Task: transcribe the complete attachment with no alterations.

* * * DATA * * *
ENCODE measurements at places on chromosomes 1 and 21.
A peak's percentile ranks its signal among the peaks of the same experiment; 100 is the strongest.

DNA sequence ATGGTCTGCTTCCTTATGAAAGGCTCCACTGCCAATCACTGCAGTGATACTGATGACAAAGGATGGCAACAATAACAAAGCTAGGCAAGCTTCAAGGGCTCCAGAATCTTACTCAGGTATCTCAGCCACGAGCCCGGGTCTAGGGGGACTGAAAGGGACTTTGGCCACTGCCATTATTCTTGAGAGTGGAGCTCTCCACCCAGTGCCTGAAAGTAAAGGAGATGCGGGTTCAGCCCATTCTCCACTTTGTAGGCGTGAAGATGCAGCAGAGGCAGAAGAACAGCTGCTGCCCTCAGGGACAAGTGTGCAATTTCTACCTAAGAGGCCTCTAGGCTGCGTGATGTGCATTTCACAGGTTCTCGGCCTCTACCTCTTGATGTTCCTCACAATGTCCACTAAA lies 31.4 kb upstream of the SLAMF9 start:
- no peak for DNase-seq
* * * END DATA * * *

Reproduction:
ENCODE measurements at places on chromosomes 1 and 21.
A peak's percentile ranks its signal among the peaks of the same experiment; 100 is the strongest.

DNA sequence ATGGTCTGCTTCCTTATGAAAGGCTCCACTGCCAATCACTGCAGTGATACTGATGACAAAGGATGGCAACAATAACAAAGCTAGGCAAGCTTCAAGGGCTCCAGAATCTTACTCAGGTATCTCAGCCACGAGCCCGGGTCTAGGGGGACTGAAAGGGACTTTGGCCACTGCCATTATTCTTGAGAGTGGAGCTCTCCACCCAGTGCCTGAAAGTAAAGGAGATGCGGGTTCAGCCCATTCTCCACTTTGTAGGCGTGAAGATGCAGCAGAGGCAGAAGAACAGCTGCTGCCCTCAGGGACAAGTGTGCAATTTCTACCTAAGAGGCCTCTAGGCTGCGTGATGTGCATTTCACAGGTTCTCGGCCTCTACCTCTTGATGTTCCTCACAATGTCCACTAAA lies 31.4 kb upstream of the SLAMF9 start:
- no peak for DNase-seq